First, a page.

Chess Myths And Misconceptions

People, particularly chess players themselves, utter the stupidest things about chess and about chess players. Here are a number of of our favorite misconceptions about the royal game. Some of these sayings are unquestionably off-target, some of them are uninformed opinion, and some of them are arguments that may or may not be valid.

1) Chess is hard to learn.

Chess may not be the easiest game to pick up, but it is far from the most prohibitive. You have to know the movements of the six pieces, where the piece with the least value, the Pawn, has the most complex moves. Then you have to learn the rules about attacking and defending the King, including castling. Then there are a few about games where not one nor the other player wins. One side of this myth is legitimate it is difficult, very difficult, to learn to play chess splendidly. One player in a hundred achieves supremacy.

2) You have to be smart to play chess.

There is some relationship between chess ability and general intelligence. Minimum smarts are required. Cats and dogs will never learn the basics; no one has tried teaching dolphins and chimpanzees. Chess does involve, after all, using numerous sophisticated sections of the mind as efficiently as possible. People from all walks of life have fun playing chess, many attaining mastery. Some very smart people enjoy playing but never go beyond beginner.

3) Chess is for nerds.

In fact, this isn’t a myth, since chess is for everybody. It is for dweebs, oddballs, eggheads, and boffins, as usually as it is for anyone else. People who need to call other people unpleasant names should better say, ‘chess is only for nerds’, but this is decidedly false. Even if it was on target, so what? Smart, clumsy, offbeat people have made more contributions to the advancement of humanity than have the rest. If they want to play chess, that’s their concern

4) Computers play chess better than people.

In 2006, the best computers play chess better than 99.99% of people, but are evenly matched in games against the best humans. If, as some experts think, computers are attaining 20 – 30 rating points per year, the time will soon come when humans have no chance against the best machines. It should not be overlooked that computers are always trained by squads of human specialists who encode programs in them in psychological areas like opening repertoire. Getting rid of this help would eliminate their excellence.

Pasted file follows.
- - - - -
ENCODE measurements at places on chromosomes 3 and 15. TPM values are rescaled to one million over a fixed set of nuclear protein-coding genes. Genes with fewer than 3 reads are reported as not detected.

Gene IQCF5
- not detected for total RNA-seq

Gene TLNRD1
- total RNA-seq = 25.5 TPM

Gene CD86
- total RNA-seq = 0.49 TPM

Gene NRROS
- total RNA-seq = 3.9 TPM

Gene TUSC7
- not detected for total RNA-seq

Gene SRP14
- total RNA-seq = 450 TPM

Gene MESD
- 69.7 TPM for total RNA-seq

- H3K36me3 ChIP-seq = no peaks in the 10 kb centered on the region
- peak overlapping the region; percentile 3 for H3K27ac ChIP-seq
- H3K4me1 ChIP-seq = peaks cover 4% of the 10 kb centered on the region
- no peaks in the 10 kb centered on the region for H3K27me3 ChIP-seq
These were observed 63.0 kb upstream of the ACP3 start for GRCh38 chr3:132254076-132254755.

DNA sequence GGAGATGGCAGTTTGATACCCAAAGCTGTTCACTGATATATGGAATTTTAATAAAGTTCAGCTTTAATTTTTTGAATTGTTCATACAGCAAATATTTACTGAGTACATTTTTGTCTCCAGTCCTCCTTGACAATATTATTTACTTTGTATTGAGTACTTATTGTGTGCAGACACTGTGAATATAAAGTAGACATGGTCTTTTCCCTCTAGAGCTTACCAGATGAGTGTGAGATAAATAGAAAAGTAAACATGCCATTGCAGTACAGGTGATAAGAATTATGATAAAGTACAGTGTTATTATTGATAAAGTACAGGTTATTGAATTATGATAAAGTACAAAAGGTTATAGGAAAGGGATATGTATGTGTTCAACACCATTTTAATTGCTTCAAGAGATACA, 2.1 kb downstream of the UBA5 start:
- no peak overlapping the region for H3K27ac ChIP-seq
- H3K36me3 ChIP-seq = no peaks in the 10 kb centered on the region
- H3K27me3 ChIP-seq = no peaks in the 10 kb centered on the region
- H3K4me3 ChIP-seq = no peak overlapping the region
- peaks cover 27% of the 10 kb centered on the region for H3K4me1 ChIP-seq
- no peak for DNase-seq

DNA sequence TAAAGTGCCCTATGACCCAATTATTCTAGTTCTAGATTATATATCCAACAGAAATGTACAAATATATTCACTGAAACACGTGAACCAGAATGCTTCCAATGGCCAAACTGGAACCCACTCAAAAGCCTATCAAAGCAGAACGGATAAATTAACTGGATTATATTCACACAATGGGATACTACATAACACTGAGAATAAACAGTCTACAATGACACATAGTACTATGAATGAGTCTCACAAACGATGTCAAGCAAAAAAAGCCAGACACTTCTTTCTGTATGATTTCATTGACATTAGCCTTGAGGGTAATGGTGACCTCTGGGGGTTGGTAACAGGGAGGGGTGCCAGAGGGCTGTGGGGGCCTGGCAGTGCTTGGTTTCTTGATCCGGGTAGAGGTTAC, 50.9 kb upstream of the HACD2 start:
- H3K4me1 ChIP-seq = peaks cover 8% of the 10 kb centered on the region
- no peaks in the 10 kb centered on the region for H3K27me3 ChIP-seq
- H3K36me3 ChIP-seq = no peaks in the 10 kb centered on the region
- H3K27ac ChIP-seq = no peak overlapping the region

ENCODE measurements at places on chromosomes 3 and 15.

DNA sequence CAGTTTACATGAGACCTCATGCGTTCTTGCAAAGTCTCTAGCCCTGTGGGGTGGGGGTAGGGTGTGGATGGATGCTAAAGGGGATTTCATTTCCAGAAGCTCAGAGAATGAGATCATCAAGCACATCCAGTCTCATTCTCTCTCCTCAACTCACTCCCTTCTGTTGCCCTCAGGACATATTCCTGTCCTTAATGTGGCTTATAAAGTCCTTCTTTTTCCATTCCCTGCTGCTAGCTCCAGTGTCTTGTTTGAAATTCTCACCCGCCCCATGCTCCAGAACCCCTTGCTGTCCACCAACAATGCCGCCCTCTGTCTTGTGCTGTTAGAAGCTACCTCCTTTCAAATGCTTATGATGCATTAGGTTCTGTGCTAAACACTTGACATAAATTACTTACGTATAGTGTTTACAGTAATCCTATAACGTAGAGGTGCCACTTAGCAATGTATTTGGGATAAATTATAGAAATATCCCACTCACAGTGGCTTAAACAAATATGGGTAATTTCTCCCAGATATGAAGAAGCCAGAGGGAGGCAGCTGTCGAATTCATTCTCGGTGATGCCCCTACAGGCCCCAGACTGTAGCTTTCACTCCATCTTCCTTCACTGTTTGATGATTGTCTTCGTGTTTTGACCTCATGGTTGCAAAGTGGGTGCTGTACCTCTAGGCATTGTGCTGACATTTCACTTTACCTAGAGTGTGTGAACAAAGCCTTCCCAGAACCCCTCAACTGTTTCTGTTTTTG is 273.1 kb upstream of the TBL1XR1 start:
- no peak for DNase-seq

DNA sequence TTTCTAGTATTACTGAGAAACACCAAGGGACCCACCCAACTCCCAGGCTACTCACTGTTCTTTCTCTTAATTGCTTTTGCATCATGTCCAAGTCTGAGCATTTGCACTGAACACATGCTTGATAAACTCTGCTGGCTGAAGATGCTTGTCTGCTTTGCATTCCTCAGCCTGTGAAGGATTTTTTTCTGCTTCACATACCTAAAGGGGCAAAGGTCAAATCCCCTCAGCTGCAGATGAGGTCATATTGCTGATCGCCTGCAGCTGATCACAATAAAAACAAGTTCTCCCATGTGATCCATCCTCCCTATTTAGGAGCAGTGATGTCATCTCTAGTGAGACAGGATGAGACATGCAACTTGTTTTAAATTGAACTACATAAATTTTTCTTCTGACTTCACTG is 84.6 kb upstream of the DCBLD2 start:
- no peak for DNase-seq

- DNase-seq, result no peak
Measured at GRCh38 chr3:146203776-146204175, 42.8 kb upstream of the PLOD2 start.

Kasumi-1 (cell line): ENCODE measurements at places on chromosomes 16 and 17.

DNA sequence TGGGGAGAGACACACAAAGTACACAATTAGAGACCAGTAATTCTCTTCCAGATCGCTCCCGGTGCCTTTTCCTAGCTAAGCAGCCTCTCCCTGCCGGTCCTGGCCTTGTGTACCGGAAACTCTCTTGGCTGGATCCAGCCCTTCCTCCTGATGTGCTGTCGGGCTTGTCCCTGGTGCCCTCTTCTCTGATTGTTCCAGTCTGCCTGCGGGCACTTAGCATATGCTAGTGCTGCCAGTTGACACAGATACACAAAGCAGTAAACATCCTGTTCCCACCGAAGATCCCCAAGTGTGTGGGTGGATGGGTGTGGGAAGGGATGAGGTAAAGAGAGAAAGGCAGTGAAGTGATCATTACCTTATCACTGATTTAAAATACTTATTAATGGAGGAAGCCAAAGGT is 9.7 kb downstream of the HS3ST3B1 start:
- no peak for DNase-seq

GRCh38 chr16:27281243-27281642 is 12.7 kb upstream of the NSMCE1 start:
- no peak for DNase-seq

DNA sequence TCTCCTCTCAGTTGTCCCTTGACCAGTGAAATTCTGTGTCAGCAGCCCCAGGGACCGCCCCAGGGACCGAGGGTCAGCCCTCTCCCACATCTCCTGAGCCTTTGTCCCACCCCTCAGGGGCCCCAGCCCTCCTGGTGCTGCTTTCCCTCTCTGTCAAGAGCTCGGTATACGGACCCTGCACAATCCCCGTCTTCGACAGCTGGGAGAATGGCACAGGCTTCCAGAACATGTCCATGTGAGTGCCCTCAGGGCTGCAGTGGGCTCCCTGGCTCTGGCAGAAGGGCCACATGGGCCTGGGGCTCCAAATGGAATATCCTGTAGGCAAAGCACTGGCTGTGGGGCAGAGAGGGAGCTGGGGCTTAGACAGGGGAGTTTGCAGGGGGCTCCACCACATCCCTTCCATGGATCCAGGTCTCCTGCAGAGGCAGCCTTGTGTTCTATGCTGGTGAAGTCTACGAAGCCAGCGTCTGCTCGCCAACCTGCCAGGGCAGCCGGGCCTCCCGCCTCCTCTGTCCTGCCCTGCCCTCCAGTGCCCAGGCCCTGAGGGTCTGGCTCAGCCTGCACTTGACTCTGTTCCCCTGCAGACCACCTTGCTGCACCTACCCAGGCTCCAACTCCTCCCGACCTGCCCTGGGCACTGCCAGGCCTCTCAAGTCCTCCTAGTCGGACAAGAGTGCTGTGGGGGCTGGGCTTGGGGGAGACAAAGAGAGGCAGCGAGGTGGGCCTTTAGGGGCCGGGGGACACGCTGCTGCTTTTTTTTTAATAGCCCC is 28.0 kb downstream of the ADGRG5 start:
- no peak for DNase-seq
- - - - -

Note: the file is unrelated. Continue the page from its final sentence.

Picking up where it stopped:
5) Chess is a sport.

Here we run the risk of upsetting the many outstanding chess organizers who have exhausted years trying to prevail upon the International Olympic Committee (IOC) that chess should be included as an Olympic sport. Hoisting light pieces of lumber or clicking rapidly on a computer monitor is not physically demanding activity. As any number of photos from recent high level chess events will show, chess players don’t always portray a lean, shipshape, muscular profile.

6) Chess isn’t a sport.

Here we attempt to make reparation with those very same organizers who almost convinced the IOC that chess is a sport. Chess has been admitted as a medal sport for the 2006 Asian Games. A competition between two extraordinary chess professionals is replete with tension, where good nerves can make the difference between a victor and a loser. Grandmasters have been known to lose a lot of weight during the course of a month-long match.

7) Women can’t play chess as well as men.

To date it is true that women have not performed as well as men in chess events. There are numerous conceivable reasons for this. One may be that male players are often expert at making female players feel ill at ease at chess events. The Polgar sisters have gone a long way to persuade the chess world that women can play very well. Perhaps one day we will discover that women can even play better than men. No one really knows.